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Six States Plan to Tax Forgiven Student Loan Debt – How Will Borrowers be Affected?

Recently, the Biden administration launched the application process for most student loan borrowers to have up to $20,000 of their education loans forgiven. While qualifying individuals can be assured the amount of debt forgiveness won’t be taxed on their federal tax returns, not all states have adopted the same treatment.

Under the American Rescue Plan Act (ARPA) that was passed in 2021, Congress outlined that any student loan debt forgiven between 2021 and 2025 will be exempt from federal income taxation. Fortunately, for most taxpayers, 35 states have conformed to the federal rules and will also not subject any loan forgiveness to income tax.

As it currently stands, there are six states that intend to tax the amount of forgiveness or have not announced plans to exempt it. Those states include Arkansas, Indiana, Minnesota, Mississippi, North Carolina, and Wisconsin. Here is a summary of each state’s position:

How does Arkansas treat student debt forgiveness?

  • The Arkansas Department of Finance and Administration has issued a statement which stipulates debt forgiveness is generally taxable to the recipient. However, given that the state has conformed to other tax benefits throughout the pandemic, including the tax-exempt treatment of PPP loans, it’s uncertain whether the Department’s current position will hold.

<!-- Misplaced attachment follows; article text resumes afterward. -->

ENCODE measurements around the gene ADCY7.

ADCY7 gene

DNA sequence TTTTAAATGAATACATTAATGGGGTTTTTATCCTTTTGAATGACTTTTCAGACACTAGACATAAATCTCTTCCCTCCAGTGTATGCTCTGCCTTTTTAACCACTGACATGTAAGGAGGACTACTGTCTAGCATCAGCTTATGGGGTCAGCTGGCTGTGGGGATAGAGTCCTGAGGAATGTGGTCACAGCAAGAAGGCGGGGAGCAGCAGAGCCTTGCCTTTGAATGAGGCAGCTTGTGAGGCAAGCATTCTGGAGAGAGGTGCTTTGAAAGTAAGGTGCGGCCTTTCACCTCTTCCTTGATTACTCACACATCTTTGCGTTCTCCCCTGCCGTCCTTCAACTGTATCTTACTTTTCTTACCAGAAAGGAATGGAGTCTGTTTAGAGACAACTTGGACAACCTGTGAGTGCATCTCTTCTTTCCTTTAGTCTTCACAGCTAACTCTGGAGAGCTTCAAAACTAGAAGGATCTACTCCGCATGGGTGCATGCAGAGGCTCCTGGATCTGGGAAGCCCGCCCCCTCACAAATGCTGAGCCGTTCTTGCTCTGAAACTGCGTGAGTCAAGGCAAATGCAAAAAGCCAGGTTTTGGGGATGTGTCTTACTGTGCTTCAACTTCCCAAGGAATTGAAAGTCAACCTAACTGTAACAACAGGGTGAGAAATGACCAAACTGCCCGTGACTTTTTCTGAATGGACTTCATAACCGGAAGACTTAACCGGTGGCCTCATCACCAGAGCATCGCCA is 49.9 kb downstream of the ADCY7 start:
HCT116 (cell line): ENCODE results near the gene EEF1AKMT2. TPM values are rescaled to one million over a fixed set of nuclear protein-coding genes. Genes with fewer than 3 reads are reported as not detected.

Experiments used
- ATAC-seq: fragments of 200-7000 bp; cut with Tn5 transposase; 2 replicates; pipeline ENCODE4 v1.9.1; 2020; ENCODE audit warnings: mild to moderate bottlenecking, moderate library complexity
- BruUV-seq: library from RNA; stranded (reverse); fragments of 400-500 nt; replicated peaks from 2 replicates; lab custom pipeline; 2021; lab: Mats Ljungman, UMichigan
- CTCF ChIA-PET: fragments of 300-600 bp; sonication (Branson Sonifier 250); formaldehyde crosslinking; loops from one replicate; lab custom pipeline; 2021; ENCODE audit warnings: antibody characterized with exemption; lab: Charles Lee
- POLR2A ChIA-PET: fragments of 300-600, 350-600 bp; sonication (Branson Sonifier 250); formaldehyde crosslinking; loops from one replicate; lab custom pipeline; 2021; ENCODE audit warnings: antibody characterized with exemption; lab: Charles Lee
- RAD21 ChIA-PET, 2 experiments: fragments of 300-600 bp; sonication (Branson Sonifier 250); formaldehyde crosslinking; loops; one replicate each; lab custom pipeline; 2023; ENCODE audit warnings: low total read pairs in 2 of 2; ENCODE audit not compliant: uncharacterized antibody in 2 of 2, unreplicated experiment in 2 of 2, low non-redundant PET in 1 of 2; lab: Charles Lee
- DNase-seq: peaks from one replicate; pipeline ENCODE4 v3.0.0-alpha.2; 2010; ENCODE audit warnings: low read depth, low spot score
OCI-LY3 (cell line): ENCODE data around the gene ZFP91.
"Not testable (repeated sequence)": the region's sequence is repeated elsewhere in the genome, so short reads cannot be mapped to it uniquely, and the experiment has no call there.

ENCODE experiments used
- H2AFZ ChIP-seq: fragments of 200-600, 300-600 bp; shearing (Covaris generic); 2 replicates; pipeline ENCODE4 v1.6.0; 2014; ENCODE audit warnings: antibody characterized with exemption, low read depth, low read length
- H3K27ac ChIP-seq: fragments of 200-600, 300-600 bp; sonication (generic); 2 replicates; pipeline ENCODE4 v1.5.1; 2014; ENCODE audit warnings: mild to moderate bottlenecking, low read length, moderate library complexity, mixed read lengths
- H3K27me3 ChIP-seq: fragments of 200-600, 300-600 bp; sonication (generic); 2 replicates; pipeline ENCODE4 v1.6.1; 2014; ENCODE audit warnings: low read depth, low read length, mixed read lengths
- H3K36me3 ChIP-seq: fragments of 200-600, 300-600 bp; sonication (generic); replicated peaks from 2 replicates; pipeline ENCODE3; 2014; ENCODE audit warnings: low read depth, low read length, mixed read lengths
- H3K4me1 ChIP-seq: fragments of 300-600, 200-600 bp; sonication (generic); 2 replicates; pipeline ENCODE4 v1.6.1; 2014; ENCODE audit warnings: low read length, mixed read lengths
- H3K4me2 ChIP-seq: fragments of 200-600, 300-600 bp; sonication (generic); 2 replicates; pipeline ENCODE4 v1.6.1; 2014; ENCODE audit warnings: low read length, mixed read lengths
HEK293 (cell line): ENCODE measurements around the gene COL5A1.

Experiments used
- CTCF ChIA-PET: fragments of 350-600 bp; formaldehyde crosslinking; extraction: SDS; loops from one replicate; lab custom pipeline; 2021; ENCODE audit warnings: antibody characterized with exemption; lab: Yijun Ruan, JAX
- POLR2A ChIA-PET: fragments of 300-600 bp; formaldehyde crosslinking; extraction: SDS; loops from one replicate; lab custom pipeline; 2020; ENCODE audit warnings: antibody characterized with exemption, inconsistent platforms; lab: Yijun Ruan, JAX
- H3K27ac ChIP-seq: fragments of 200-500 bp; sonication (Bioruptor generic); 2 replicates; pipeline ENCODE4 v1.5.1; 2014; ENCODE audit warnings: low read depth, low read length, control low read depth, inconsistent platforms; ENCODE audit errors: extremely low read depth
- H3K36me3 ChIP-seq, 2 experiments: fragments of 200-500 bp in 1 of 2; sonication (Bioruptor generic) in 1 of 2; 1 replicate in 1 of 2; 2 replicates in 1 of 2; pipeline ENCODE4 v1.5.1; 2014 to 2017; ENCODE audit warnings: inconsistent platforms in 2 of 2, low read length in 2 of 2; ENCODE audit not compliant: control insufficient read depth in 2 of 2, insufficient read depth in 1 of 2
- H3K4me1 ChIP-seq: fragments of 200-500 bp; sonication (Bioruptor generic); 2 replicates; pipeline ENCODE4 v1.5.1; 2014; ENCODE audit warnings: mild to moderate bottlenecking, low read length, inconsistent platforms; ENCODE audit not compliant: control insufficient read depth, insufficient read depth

How do Indiana, North Carolina, and Wisconsin treat student debt forgiveness?

  • Indiana taxpayers who receive student loan forgiveness should expect to see an increase in their state income tax as a result. Indiana has deliberately decoupled from IRC § 108(f)(5), which may be interpreted as its position on the matter.
  • North Carolina, similar to Indiana, has not adopted IRC § 108(f)(5). Therefore, absent any new legislation, student debt relief will be taxable.
  • Wisconsin is also among the states which do not currently conform to IRC § 108(f)(5). The Wisconsin Department of Revenue has even published an entire FAQ page on its website instructing taxpayers on how to treat and report any amount of loan relief they receive.
  • Similarly, Mississippi has publicly announced that it plans to treat forgiven debt as taxable income.

How does Minnesota treat student debt forgiveness?

Minnesota’s approach may seem confusing to many taxpayers within the state who receive student loan forgiveness. Ordinarily, the state has allowed taxpayers who had their student loans forgiven through existing programs such as the Pay As You Earn (PAYE) or Revised Pay As You Earn (REPAYE) to exclude the forgiveness from taxable income. However, the state has made a special announcement in regards to the Biden Administration’s Student Debt Relief Plan and claimed the amount of forgiveness through this program will be taxable in the state.

Taxpayers in any of these six states who receive student debt relief should be aware of the increase in their tax liability. In most cases, taxing debt forgiveness creates the same problem as phantom income, where taxpayers are treated as receiving income under the law, but there is no accompanying cash inflow to help pay the associated tax. Unassuming taxpayers may find themselves with an unexpected amount due when they file their returns next April.

Article by Jarrod Galassi, Senior Tax Manager

Jarrod Galassi
Author: Jarrod Galassi
Jarrod is a certified public accountant with deep experience guiding private equity firms and their partners on federal and state tax issues related to compliance, due diligence, and advisory activities.